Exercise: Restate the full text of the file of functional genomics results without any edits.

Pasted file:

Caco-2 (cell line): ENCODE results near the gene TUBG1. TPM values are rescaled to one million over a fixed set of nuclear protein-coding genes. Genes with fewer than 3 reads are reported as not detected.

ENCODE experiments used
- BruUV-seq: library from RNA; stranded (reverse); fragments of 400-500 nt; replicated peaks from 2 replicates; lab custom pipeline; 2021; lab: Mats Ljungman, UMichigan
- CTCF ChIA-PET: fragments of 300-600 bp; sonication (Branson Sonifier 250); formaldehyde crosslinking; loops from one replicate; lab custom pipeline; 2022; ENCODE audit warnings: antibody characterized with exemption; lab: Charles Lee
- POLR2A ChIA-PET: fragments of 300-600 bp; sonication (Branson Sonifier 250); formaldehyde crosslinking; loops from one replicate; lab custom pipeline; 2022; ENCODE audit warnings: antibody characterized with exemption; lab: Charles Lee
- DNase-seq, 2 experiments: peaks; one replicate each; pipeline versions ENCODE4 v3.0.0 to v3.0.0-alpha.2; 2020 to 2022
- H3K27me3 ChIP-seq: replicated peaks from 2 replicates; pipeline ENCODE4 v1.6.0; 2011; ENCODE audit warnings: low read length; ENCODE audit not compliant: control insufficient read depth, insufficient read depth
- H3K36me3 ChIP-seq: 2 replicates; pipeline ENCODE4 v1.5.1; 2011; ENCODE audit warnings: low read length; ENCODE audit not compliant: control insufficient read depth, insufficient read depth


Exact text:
Caco-2 (cell line): ENCODE results near the gene TUBG1. TPM values are rescaled to one million over a fixed set of nuclear protein-coding genes. Genes with fewer than 3 reads are reported as not detected.

ENCODE experiments used
- BruUV-seq: library from RNA; stranded (reverse); fragments of 400-500 nt; replicated peaks from 2 replicates; lab custom pipeline; 2021; lab: Mats Ljungman, UMichigan
- CTCF ChIA-PET: fragments of 300-600 bp; sonication (Branson Sonifier 250); formaldehyde crosslinking; loops from one replicate; lab custom pipeline; 2022; ENCODE audit warnings: antibody characterized with exemption; lab: Charles Lee
- POLR2A ChIA-PET: fragments of 300-600 bp; sonication (Branson Sonifier 250); formaldehyde crosslinking; loops from one replicate; lab custom pipeline; 2022; ENCODE audit warnings: antibody characterized with exemption; lab: Charles Lee
- DNase-seq, 2 experiments: peaks; one replicate each; pipeline versions ENCODE4 v3.0.0 to v3.0.0-alpha.2; 2020 to 2022
- H3K27me3 ChIP-seq: replicated peaks from 2 replicates; pipeline ENCODE4 v1.6.0; 2011; ENCODE audit warnings: low read length; ENCODE audit not compliant: control insufficient read depth, insufficient read depth
- H3K36me3 ChIP-seq: 2 replicates; pipeline ENCODE4 v1.5.1; 2011; ENCODE audit warnings: low read length; ENCODE audit not compliant: control insufficient read depth, insufficient read depth